Business briefs are written to inform a decision-maker about an issue. The goal is to present the key facts and considerations in a format that is concise yet complete. You might also be asked to give a recommendation.
Consider who is reading your business brief. What are their expectations for communication? What do they already know about the topic? What are their needs and concerns? Tailor your tone for your audience. For more information, read Tone in Business Writing and Knowing Your Audience.
Be neutral. Present information in an unbiased, factual way. Avoid using an argumentative or emotional tone; this could undermine your credibility. Make a recommendation based on your rational analysis of the facts, not your opinion.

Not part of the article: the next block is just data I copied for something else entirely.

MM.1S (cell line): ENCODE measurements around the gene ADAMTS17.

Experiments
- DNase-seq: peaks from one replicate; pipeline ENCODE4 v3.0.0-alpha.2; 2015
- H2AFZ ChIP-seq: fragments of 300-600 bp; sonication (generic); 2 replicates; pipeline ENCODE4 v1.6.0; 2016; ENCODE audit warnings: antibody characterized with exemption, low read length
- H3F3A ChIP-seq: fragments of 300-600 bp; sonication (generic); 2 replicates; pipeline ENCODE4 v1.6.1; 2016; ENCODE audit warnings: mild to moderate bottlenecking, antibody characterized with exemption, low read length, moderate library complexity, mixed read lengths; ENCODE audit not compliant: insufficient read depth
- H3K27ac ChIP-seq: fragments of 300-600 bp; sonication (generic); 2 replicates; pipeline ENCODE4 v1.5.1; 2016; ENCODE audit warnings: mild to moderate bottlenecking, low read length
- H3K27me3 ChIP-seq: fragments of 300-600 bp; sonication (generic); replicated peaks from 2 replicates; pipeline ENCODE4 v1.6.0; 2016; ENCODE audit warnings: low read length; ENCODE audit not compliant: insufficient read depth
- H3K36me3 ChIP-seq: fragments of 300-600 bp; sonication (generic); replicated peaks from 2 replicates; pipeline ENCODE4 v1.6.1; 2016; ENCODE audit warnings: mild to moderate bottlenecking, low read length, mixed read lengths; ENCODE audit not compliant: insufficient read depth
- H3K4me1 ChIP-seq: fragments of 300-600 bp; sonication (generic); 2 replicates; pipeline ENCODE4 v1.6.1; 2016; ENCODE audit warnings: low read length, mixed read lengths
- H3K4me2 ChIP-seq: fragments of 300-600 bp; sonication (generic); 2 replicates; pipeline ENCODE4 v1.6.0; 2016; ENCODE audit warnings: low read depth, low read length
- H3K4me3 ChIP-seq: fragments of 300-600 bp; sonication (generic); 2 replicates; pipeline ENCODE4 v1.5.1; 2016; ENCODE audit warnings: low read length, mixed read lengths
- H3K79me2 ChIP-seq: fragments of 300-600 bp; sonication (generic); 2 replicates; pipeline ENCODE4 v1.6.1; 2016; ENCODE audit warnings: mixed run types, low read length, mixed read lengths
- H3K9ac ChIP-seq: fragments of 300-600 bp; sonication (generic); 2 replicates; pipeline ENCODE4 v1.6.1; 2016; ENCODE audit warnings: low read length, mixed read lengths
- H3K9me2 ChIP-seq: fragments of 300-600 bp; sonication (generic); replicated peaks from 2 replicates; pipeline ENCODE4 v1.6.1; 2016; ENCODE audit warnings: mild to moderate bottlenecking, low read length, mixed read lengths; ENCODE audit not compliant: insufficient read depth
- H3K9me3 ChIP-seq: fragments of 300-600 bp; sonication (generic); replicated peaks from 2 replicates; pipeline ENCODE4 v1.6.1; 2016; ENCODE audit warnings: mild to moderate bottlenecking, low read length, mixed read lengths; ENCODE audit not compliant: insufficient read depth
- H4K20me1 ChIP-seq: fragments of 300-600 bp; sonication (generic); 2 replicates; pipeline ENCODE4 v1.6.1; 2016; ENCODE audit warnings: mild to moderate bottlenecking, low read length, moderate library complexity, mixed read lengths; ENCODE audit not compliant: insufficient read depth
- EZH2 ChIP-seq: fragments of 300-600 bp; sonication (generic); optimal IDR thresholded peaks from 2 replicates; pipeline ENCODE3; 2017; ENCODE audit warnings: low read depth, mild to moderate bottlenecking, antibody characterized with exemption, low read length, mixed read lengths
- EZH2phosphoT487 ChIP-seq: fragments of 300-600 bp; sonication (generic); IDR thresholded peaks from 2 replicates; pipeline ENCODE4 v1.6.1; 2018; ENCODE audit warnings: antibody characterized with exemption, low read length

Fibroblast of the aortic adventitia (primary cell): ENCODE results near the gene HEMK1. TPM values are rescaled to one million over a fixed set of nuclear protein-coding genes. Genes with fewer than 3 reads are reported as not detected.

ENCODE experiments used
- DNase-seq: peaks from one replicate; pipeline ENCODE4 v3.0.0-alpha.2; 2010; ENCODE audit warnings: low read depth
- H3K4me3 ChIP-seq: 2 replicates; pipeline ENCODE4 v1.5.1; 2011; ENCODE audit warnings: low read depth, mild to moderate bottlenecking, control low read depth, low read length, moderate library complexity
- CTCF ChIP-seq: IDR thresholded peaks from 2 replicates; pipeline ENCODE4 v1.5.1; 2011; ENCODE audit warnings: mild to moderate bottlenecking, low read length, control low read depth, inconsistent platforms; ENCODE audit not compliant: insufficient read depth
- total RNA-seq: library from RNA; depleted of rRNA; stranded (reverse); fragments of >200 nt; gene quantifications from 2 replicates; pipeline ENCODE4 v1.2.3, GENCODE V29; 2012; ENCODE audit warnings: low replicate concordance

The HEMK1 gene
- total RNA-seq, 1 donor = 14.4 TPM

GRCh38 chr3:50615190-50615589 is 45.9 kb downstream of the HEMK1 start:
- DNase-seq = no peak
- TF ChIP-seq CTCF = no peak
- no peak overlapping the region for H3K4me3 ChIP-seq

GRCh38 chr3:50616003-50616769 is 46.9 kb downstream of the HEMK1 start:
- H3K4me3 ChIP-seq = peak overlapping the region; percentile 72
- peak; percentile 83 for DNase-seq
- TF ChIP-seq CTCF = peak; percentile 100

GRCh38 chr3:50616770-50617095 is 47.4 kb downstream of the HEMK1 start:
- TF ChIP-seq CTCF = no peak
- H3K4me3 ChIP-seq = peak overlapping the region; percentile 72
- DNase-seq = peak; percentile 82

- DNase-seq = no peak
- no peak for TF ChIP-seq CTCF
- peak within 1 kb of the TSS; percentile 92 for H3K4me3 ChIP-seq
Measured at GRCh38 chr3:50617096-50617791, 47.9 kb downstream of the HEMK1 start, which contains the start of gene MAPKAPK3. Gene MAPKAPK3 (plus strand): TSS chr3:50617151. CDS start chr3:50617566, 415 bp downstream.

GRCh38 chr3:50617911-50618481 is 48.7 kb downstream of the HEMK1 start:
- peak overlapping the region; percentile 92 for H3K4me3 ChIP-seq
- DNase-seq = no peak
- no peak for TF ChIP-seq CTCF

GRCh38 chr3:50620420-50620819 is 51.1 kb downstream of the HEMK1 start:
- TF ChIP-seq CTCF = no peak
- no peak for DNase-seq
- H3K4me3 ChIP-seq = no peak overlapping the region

Use a professional tone, but avoid being pedantic (overly formal). Don’t try to embellish your writing with unnecessarily-complicated language or jargon.
Phrases to Use
Use these helpful phrases to share your analyses:
The data shows...
Research studies point out...
The analysis indicates...
Common Grading Criteria
Business briefs for Franklin classes are often graded on the following criteria:
Content accuracy, development & Support
Style (Clarity & Concision)
Mechanics, including spelling, grammar, punctuation, and APA formatting